Gregory XIII Reforms the Calendar Summary

  • Last updated on November 11, 2022

Pope Gregory XIII and his calendar reform commission were mandated to calculate the proper date of Easter, thus reaffirming the import of Catholicism in a Western Europe challenged by Protestantism. The reformed calendar, adopted as a human construct and not as a necessary truth, also acknowledged the imperfection of human knowledge.

Summary of Event

The calendar in common use during the Renaissance in Europe was noticeably out of harmony with the true length of both the tropical year (the time it takes the earth to complete the seasonal cycle) and the sidereal year (the time it takes the earth to return to the exact point with respect to a fixed star in its orbit). This calendar, instituted by Julius Caesar in 46, counted an average of 365.25 days per tropical year (365 plus 1 every fourth or leap year). Since the true tropical year is only 365.2422 days long—or 11 minutes, 12 seconds shorter than that projected by the Julian calendar—the Julian dates had been falling behind the those of the sun. Calendar, Julian Calendar, Gregorian Gregory XIII Lilius, Aloysius Clavius, Christopher Copernicus, Nicolaus Gregory XIII Clavius, Christopher Chacón, Pedro Danti, Ignazio Sirleto, Gugliemo Lilius, Aloysius Copernicus, Nicolaus

That Julius’s calendar was seriously flawed had been known for many centuries. Its deficiencies were of particular concern to the Christian Church, which depended on both the solar and lunar calendars for the celebration of Easter, Easter;determining date of[date] its principal ecclesiastical feast. At the Council of Nicaea in 325, Easter had been established as the first Sunday after the first full moon after the vernal equinox; the vernal equinox was then assumed to fall on March 21. With each passing century, the date of the vernal equinox moved up about three quarters of a day (falling on March 11 by 1582), whereas the lunar calendar was mismatched with respect to the moon’s real cycles by about four days in 1582. The simultaneous dependence on two faulty calendars caused the date of Easter to fall on inappropriate days (with respect to the Nicene Council’s original intentions) because of the large discrepancy between the conventional date of March 21 for the vernal equinox used for the calculations and the real vernal equinox. Easter;calendar reform and Earlier attempts at calendar reform had foundered because of a lack of consensus on the part of scientists and the lack of interest on the part of heads of state.

Pope Gregory XIII took up the cause as a consequence of the final session of the Council of Trent Trent, Council of (1545-1563) (1563), during which Pope Pius IV (1559-1565) had given the mandate to reform the breviary. In Gregory’s eyes, reforming the breviary implicitly required the revision of the solar and lunar calendars so that moveable feasts such as Easter could be calculated properly. Soon after his election, Gregory established a papal commission, composed mainly of clerics, to address the problem both scientifically and theologically. Important members included the Jesuit mathematician and astronomer, Christopher Clavius, and the sixteenth century Spanish historian, Pedro Chacón, both of whom authored important documents during and after the deliberations. Other members were the Dominican mathematician and cosmographer, Ignazio Danti (1537-1586), and scholar-cardinal, Gugliemo Sirleto (1514-1585), president of the commission, who was instrumental in pressing for a final consensus.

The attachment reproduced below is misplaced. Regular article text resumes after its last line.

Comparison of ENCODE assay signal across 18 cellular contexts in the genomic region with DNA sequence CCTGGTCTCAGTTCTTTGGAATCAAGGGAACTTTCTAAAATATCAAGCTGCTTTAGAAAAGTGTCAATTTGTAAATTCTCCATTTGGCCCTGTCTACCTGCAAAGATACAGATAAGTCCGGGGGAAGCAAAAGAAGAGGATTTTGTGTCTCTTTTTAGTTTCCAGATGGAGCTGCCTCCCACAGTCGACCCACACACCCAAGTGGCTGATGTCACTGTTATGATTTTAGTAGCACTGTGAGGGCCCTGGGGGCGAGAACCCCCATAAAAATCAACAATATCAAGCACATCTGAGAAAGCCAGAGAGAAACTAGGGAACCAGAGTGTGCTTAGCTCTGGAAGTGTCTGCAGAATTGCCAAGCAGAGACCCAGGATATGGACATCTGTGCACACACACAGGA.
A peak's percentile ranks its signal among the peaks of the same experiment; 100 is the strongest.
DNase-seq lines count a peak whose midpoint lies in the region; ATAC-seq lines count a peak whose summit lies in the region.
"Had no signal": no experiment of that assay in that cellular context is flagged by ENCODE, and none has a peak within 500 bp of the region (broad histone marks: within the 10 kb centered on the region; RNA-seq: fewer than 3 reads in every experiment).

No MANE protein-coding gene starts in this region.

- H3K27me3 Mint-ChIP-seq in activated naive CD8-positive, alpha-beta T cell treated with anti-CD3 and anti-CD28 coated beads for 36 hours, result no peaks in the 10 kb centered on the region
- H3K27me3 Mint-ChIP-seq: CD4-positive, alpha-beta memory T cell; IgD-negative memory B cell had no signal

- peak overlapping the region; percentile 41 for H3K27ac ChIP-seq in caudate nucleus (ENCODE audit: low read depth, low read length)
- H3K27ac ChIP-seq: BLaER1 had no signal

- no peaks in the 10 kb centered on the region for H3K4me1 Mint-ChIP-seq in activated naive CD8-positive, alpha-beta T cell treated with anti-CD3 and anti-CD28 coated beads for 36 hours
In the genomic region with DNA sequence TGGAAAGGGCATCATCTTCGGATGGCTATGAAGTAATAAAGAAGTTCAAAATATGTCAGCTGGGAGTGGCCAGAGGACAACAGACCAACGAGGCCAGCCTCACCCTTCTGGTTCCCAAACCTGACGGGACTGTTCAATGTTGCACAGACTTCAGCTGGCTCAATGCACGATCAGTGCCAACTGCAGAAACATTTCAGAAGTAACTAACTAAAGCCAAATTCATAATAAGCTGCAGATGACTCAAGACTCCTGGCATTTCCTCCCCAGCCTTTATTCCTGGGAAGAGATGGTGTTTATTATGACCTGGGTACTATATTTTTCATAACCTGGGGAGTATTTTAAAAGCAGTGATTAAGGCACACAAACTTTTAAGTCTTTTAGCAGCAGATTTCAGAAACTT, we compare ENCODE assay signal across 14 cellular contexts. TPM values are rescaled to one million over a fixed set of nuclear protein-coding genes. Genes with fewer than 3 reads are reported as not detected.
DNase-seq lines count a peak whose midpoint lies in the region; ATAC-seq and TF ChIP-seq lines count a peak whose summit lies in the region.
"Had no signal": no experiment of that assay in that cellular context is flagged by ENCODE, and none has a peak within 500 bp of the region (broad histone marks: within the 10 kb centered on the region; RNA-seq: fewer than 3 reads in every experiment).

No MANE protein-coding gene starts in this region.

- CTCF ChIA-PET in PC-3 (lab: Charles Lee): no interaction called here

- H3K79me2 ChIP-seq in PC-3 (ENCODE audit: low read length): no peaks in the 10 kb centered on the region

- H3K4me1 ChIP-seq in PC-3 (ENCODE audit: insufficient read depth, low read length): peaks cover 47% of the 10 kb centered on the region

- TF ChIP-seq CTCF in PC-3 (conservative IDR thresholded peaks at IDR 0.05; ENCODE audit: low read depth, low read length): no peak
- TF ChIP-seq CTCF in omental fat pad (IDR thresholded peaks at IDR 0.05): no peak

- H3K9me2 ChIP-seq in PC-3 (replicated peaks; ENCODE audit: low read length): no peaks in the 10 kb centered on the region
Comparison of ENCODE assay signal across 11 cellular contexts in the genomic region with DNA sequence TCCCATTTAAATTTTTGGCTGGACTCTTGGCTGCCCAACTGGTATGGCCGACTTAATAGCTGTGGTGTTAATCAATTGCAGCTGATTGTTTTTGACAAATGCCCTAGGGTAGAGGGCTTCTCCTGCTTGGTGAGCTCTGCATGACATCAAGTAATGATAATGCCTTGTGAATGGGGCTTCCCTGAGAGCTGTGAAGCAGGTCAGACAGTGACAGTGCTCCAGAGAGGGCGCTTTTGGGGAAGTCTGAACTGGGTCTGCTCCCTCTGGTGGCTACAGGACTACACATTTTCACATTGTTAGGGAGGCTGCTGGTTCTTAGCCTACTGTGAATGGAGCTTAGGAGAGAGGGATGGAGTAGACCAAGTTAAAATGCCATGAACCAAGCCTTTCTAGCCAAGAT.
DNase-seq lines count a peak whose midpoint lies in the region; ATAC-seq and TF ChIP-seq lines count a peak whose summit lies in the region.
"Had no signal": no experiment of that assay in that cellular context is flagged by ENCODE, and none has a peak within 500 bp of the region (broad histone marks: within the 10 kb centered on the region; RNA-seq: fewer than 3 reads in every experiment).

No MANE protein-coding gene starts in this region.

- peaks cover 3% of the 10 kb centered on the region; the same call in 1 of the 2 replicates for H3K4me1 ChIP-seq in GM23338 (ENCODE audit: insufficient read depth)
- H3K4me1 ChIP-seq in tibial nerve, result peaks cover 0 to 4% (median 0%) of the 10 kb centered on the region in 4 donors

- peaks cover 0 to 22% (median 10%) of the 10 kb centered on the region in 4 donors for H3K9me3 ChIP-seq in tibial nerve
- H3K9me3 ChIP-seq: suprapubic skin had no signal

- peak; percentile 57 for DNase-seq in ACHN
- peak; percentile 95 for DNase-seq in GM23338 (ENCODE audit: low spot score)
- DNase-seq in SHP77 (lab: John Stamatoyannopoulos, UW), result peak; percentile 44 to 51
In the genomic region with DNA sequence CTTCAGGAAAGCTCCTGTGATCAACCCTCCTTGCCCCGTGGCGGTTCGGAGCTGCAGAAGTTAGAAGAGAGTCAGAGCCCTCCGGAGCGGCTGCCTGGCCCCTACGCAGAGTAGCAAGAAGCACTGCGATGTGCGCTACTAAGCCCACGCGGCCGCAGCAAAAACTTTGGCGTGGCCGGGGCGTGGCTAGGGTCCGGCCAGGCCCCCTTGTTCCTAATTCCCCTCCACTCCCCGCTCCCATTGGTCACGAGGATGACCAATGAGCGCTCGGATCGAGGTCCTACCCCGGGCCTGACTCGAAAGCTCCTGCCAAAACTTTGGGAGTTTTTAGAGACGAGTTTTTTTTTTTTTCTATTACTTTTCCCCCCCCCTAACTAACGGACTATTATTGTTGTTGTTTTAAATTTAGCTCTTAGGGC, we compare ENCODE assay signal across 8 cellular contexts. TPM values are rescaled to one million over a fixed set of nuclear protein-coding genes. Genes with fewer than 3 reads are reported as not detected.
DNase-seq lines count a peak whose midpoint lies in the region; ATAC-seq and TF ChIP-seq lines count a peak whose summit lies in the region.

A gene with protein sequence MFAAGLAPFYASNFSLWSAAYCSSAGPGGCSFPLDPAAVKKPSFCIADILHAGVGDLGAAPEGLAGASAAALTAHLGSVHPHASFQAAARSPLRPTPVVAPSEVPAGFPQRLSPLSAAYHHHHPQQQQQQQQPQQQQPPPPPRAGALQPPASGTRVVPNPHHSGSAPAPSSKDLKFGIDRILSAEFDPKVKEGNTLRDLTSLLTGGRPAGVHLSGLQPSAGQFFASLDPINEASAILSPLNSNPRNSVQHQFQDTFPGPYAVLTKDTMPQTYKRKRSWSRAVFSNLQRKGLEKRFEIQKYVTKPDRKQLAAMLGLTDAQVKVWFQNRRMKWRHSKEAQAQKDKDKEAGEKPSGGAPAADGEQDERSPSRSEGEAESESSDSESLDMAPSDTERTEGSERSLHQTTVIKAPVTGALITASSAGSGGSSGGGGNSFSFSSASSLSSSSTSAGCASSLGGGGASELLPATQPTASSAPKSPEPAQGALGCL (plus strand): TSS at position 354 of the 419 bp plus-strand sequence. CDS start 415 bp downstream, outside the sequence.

Aloysius Lilius’s proposal was accepted by the commission. His solution was simple and easy to implement, and it was relatively accurate. Although the original goal of the commission had been to devise an error-free calendar that reflected the motions of the true tropical year—as opposed to hypothetical figures based on mean values, as had always been done—this idealistic goal was eventually abandoned. The astronomical data then available was recognized as being too inaccurate and, furthermore, there was no universally accepted model of planetary motion within which to locate that data. Nicolaus Copernicus’s monumental book De revolutionibus orbium coelestium (1543; On the Revolutions of the Heavenly Spheres, 1952; better known as De revolutionibus De revolutionibus (Copernicus) ), which theorized that the earth revolved around the sun, was mined for its updated astronomical data, but his theory of planetary motion was considered one of the least appealing of the many competing models of the universe then in circulation.

Lilius’s solution to the calendar problem sidestepped such existential questions and made no claims to total accuracy. By canceling the leap year on century years not divisible by 400, he eliminated three days every 400 years, resulting in an average year length of 365.2425. This calendar would take three thousand years to run a day ahead. With similar logic, the lunar calendar was to be reduced by one day every 300 years for seven such periods and then again one day was to be dropped after 400 years. These two reforms, applied to a year that began correctly, would guarantee an appropriate date for Easter for millennia.